There are various versions of the legend of St George and the dragon, each one hinting at different origins. In one, the dragon is a (real) crocodile, which has made its nest at the spot where villagers go to draw water. In order to draw water safely, they offer – literally sacrifice – a sheep to the crocodile each day. When they run out of sheep, they offer their daughters, chosen by drawing lots. On the day George arrives it is the princess, the daughter of the local monarch, who has been chosen. Apparently the monarch cannot conceive another way of dealing with the crocodile. Even the privilege of being a princess cannot save the maiden.
Whatever lies behind the legend, this telling reminds us that women are so very often considered expendable by men. We might lament their sacrifice, but resign ourselves to it, for the greater good. Sadly, Here Be Dragons that still live and breathe and have their being, sat imperiously on the very place where we would draw life.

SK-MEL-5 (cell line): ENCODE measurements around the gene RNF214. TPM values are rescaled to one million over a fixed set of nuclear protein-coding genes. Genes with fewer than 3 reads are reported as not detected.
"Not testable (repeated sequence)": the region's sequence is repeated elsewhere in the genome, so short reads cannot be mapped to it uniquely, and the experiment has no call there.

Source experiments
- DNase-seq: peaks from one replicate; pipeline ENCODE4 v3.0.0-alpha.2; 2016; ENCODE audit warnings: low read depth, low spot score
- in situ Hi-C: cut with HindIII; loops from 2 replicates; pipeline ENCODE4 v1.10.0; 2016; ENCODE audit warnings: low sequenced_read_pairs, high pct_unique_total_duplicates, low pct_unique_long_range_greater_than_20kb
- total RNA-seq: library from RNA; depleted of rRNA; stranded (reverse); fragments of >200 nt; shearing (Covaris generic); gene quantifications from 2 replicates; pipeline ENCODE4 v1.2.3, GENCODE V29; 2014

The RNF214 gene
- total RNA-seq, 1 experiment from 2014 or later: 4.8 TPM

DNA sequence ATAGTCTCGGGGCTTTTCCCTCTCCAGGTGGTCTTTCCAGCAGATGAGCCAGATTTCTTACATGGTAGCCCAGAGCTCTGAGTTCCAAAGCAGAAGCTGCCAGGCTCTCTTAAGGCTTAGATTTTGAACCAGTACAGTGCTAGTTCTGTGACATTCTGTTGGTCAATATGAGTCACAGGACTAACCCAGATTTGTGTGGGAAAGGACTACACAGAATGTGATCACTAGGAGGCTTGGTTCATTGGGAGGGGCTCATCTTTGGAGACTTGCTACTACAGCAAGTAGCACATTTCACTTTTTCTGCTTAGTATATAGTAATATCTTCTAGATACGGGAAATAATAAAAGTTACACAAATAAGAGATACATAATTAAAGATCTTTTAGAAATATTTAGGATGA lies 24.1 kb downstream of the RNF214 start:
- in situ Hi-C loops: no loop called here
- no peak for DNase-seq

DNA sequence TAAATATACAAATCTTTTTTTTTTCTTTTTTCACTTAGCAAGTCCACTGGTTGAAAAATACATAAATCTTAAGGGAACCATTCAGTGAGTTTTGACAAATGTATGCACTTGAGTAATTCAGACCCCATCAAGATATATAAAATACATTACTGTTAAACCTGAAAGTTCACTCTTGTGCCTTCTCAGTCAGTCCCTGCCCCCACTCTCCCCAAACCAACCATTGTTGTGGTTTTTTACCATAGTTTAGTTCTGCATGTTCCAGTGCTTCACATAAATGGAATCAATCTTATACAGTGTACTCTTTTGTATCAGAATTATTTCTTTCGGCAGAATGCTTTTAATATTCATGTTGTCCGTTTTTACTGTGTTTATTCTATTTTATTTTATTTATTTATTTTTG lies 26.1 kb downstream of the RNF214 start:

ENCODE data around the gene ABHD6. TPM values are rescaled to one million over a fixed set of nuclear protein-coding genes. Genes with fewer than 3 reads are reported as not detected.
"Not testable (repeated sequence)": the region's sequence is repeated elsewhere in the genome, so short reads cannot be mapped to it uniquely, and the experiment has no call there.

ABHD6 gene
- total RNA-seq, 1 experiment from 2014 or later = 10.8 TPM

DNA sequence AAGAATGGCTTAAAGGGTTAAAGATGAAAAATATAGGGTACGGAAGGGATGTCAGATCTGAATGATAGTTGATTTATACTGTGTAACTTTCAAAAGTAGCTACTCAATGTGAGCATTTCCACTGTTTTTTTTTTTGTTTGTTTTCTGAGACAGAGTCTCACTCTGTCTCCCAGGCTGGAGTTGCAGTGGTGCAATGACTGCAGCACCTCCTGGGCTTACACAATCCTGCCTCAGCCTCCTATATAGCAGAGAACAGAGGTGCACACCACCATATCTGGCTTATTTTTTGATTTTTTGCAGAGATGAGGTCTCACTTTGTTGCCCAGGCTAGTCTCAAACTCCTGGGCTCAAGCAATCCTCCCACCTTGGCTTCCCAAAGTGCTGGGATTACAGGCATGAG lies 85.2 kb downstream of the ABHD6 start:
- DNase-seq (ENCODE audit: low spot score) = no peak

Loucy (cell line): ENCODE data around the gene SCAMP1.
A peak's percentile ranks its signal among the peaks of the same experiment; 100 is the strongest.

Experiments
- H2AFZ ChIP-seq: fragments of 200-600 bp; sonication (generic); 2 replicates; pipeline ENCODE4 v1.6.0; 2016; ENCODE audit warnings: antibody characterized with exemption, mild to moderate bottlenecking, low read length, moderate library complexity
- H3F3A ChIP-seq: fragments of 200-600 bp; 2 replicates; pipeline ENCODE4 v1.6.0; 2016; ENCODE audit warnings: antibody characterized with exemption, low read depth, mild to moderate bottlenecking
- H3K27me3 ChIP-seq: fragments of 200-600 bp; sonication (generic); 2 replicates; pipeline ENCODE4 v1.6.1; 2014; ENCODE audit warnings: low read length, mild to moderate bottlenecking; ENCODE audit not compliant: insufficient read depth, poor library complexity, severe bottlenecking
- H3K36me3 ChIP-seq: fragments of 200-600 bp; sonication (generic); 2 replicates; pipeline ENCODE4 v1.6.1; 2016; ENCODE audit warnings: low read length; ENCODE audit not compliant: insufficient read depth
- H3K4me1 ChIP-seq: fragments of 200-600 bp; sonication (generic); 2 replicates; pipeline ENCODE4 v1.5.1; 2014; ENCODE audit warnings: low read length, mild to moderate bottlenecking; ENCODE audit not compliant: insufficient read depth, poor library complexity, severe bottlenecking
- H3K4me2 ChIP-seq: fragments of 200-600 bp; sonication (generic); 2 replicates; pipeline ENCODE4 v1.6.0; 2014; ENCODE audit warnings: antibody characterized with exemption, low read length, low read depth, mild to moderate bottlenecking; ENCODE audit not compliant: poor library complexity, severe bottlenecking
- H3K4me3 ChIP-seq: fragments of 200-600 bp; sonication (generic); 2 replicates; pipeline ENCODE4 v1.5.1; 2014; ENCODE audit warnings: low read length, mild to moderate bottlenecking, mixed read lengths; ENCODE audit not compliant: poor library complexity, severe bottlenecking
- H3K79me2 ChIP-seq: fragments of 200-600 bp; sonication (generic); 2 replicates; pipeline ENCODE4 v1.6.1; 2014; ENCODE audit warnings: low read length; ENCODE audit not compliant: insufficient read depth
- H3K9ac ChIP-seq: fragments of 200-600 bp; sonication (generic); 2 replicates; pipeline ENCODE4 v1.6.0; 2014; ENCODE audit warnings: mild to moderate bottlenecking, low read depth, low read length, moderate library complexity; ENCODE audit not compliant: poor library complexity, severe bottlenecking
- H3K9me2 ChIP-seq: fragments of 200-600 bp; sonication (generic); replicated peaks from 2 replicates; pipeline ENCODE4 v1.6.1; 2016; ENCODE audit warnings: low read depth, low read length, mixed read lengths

Any man, then, who would claim St George as patron, must demonstrate the worth of his claim by slaying such dragons. Not because women are damsels in distress who need to be rescued, but because those who feed the monster need to repent and believe.
On St George’s Day, here’s to the women among us. May we all be set free from fear, and from the injustice that comes from fear.